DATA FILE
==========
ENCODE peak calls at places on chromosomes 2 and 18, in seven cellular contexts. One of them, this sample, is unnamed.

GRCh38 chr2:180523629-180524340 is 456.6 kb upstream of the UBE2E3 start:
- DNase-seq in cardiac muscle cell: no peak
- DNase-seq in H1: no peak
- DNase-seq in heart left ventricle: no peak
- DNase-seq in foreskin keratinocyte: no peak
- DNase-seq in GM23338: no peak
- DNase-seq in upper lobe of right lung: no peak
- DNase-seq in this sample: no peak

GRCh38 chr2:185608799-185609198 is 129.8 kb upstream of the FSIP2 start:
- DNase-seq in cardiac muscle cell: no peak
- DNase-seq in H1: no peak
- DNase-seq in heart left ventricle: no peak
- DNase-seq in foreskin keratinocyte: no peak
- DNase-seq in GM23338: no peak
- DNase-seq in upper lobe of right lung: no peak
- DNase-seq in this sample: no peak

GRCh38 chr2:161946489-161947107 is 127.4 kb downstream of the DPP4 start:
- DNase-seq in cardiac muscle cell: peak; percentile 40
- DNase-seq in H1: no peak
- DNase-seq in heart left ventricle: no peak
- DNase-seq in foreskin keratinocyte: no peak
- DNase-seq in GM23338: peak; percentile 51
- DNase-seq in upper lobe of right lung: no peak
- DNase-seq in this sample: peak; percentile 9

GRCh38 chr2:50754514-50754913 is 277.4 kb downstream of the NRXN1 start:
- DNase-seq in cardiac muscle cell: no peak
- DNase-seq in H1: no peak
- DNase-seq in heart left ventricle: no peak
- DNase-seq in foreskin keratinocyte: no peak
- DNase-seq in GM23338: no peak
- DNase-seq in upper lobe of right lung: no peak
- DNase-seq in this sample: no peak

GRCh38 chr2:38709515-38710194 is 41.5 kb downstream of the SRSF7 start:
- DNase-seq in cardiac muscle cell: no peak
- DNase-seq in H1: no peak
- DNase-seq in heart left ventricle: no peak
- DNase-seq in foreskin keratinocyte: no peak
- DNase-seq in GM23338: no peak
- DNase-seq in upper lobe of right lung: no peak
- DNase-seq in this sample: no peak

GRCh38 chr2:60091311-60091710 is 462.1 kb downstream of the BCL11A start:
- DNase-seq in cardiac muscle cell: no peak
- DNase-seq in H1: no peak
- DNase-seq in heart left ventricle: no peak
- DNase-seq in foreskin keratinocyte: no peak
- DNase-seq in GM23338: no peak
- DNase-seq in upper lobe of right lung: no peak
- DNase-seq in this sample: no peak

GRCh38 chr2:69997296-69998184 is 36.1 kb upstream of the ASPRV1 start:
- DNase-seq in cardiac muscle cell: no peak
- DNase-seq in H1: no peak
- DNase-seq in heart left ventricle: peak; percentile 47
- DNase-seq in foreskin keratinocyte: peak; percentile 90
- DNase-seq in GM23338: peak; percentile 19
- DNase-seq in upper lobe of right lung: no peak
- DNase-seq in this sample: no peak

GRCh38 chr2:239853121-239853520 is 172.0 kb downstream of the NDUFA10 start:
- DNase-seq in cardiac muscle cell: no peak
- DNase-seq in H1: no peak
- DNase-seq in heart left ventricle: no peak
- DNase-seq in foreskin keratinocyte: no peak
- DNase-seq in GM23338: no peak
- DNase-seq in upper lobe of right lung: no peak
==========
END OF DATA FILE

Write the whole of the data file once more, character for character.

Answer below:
ENCODE peak calls at places on chromosomes 2 and 18, in seven cellular contexts. One of them, this sample, is unnamed.

GRCh38 chr2:180523629-180524340 is 456.6 kb upstream of the UBE2E3 start:
- DNase-seq in cardiac muscle cell: no peak
- DNase-seq in H1: no peak
- DNase-seq in heart left ventricle: no peak
- DNase-seq in foreskin keratinocyte: no peak
- DNase-seq in GM23338: no peak
- DNase-seq in upper lobe of right lung: no peak
- DNase-seq in this sample: no peak

GRCh38 chr2:185608799-185609198 is 129.8 kb upstream of the FSIP2 start:
- DNase-seq in cardiac muscle cell: no peak
- DNase-seq in H1: no peak
- DNase-seq in heart left ventricle: no peak
- DNase-seq in foreskin keratinocyte: no peak
- DNase-seq in GM23338: no peak
- DNase-seq in upper lobe of right lung: no peak
- DNase-seq in this sample: no peak

GRCh38 chr2:161946489-161947107 is 127.4 kb downstream of the DPP4 start:
- DNase-seq in cardiac muscle cell: peak; percentile 40
- DNase-seq in H1: no peak
- DNase-seq in heart left ventricle: no peak
- DNase-seq in foreskin keratinocyte: no peak
- DNase-seq in GM23338: peak; percentile 51
- DNase-seq in upper lobe of right lung: no peak
- DNase-seq in this sample: peak; percentile 9

GRCh38 chr2:50754514-50754913 is 277.4 kb downstream of the NRXN1 start:
- DNase-seq in cardiac muscle cell: no peak
- DNase-seq in H1: no peak
- DNase-seq in heart left ventricle: no peak
- DNase-seq in foreskin keratinocyte: no peak
- DNase-seq in GM23338: no peak
- DNase-seq in upper lobe of right lung: no peak
- DNase-seq in this sample: no peak

GRCh38 chr2:38709515-38710194 is 41.5 kb downstream of the SRSF7 start:
- DNase-seq in cardiac muscle cell: no peak
- DNase-seq in H1: no peak
- DNase-seq in heart left ventricle: no peak
- DNase-seq in foreskin keratinocyte: no peak
- DNase-seq in GM23338: no peak
- DNase-seq in upper lobe of right lung: no peak
- DNase-seq in this sample: no peak

GRCh38 chr2:60091311-60091710 is 462.1 kb downstream of the BCL11A start:
- DNase-seq in cardiac muscle cell: no peak
- DNase-seq in H1: no peak
- DNase-seq in heart left ventricle: no peak
- DNase-seq in foreskin keratinocyte: no peak
- DNase-seq in GM23338: no peak
- DNase-seq in upper lobe of right lung: no peak
- DNase-seq in this sample: no peak

GRCh38 chr2:69997296-69998184 is 36.1 kb upstream of the ASPRV1 start:
- DNase-seq in cardiac muscle cell: no peak
- DNase-seq in H1: no peak
- DNase-seq in heart left ventricle: peak; percentile 47
- DNase-seq in foreskin keratinocyte: peak; percentile 90
- DNase-seq in GM23338: peak; percentile 19
- DNase-seq in upper lobe of right lung: no peak
- DNase-seq in this sample: no peak

GRCh38 chr2:239853121-239853520 is 172.0 kb downstream of the NDUFA10 start:
- DNase-seq in cardiac muscle cell: no peak
- DNase-seq in H1: no peak
- DNase-seq in heart left ventricle: no peak
- DNase-seq in foreskin keratinocyte: no peak
- DNase-seq in GM23338: no peak
- DNase-seq in upper lobe of right lung: no peak